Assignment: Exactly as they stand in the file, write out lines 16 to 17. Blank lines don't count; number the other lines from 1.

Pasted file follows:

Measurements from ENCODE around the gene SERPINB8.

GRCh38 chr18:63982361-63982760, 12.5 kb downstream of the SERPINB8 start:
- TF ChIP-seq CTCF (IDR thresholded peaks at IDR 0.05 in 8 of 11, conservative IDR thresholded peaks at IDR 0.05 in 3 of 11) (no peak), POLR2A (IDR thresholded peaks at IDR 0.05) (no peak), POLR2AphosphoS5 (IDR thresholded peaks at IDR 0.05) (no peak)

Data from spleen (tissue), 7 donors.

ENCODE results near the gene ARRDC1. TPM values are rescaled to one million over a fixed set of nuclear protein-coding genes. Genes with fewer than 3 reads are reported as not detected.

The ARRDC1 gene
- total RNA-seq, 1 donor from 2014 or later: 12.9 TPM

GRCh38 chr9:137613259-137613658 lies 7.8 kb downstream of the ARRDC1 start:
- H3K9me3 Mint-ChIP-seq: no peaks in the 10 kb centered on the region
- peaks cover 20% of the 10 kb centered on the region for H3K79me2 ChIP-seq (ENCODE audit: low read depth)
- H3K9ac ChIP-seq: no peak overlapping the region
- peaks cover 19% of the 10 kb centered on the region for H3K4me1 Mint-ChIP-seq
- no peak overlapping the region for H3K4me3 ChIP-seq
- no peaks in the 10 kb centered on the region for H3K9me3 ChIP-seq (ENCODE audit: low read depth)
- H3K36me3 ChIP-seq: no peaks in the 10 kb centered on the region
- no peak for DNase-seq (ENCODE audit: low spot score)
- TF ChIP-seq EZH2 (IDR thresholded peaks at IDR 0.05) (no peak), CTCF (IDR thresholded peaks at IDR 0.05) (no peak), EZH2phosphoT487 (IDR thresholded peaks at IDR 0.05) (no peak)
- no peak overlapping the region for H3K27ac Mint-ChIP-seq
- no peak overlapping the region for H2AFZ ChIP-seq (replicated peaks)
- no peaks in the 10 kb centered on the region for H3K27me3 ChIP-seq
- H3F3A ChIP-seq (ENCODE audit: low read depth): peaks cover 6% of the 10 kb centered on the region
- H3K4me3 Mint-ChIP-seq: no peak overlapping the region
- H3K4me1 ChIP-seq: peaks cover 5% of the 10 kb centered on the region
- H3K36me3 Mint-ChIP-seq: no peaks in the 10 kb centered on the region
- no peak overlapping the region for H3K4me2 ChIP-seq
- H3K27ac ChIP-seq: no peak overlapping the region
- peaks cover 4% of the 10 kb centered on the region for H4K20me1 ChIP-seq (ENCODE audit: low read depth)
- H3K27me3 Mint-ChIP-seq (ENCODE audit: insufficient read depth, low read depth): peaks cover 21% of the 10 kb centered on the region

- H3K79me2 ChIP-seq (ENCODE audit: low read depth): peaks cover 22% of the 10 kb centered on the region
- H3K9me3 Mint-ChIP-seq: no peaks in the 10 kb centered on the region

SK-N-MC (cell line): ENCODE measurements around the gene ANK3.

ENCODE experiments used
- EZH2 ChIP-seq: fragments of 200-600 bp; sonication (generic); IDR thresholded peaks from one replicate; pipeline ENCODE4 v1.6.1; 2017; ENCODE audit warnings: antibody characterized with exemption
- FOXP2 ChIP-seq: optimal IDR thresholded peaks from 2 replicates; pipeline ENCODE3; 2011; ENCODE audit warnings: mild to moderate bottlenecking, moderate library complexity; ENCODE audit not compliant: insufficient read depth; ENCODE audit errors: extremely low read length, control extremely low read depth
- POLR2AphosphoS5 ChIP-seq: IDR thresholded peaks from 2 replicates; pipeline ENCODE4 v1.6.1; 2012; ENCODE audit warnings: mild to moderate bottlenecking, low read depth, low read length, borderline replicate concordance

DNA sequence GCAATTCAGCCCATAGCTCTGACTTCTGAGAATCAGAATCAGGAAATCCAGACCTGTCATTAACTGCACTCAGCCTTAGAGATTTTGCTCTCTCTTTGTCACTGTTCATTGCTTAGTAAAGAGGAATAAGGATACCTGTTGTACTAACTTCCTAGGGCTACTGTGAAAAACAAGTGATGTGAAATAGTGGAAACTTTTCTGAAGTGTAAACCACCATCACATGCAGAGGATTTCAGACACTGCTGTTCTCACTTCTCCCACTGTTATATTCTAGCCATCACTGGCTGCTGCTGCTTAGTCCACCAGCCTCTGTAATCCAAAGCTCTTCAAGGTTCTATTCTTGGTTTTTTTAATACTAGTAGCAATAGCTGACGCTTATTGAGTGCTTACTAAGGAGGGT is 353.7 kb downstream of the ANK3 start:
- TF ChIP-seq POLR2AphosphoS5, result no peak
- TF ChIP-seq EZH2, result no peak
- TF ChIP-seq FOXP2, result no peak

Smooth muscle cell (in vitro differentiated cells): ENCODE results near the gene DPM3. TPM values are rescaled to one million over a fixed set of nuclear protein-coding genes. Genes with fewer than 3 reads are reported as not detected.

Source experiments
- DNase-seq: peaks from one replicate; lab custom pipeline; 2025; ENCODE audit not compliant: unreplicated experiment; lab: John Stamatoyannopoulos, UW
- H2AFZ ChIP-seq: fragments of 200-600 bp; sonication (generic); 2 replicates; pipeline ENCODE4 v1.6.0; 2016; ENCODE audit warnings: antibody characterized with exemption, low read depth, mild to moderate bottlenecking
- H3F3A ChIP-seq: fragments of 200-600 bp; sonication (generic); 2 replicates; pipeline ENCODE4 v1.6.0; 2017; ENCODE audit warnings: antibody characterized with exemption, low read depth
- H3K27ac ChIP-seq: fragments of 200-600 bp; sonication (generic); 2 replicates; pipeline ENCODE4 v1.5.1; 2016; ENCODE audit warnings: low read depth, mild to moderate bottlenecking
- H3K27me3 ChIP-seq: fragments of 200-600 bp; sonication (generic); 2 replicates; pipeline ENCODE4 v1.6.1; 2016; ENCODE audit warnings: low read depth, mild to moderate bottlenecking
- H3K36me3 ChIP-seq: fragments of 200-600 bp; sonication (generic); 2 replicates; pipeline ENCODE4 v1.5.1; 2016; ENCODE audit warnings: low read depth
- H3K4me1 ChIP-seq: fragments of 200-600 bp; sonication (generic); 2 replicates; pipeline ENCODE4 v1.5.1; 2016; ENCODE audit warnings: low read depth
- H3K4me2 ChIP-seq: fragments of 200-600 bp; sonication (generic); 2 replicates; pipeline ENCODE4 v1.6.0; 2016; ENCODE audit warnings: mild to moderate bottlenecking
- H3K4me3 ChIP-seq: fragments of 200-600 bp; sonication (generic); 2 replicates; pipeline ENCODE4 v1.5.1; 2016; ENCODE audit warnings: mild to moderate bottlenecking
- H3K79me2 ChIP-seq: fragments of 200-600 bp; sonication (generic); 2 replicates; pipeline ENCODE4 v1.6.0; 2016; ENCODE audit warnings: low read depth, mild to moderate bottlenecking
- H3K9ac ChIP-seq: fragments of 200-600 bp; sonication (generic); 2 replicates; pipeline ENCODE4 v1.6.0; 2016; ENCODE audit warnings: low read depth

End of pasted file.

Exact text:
- no peak for DNase-seq (ENCODE audit: low spot score)
- TF ChIP-seq EZH2 (IDR thresholded peaks at IDR 0.05) (no peak), CTCF (IDR thresholded peaks at IDR 0.05) (no peak), EZH2phosphoT487 (IDR thresholded peaks at IDR 0.05) (no peak)